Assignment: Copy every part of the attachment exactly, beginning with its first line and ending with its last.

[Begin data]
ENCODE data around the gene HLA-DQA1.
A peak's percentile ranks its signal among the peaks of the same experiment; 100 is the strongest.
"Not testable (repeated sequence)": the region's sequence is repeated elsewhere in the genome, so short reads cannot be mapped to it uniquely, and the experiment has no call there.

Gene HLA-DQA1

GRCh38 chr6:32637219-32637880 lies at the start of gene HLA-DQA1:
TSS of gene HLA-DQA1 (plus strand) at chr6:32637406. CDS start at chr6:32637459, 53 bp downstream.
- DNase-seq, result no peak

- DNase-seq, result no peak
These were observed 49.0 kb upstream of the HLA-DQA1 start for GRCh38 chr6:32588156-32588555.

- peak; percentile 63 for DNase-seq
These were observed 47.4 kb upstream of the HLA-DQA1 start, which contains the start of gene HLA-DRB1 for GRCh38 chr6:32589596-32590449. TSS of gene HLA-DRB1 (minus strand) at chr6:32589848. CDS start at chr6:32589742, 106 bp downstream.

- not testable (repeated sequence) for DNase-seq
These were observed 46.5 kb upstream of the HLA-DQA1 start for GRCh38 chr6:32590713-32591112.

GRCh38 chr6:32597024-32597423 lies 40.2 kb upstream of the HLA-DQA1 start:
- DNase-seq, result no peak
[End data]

ENCODE data around the gene HLA-DQA1.
A peak's percentile ranks its signal among the peaks of the same experiment; 100 is the strongest.
"Not testable (repeated sequence)": the region's sequence is repeated elsewhere in the genome, so short reads cannot be mapped to it uniquely, and the experiment has no call there.

Gene HLA-DQA1

GRCh38 chr6:32637219-32637880 lies at the start of gene HLA-DQA1:
TSS of gene HLA-DQA1 (plus strand) at chr6:32637406. CDS start at chr6:32637459, 53 bp downstream.
- DNase-seq, result no peak

- DNase-seq, result no peak
These were observed 49.0 kb upstream of the HLA-DQA1 start for GRCh38 chr6:32588156-32588555.

- peak; percentile 63 for DNase-seq
These were observed 47.4 kb upstream of the HLA-DQA1 start, which contains the start of gene HLA-DRB1 for GRCh38 chr6:32589596-32590449. TSS of gene HLA-DRB1 (minus strand) at chr6:32589848. CDS start at chr6:32589742, 106 bp downstream.

- not testable (repeated sequence) for DNase-seq
These were observed 46.5 kb upstream of the HLA-DQA1 start for GRCh38 chr6:32590713-32591112.

GRCh38 chr6:32597024-32597423 lies 40.2 kb upstream of the HLA-DQA1 start:
- DNase-seq, result no peak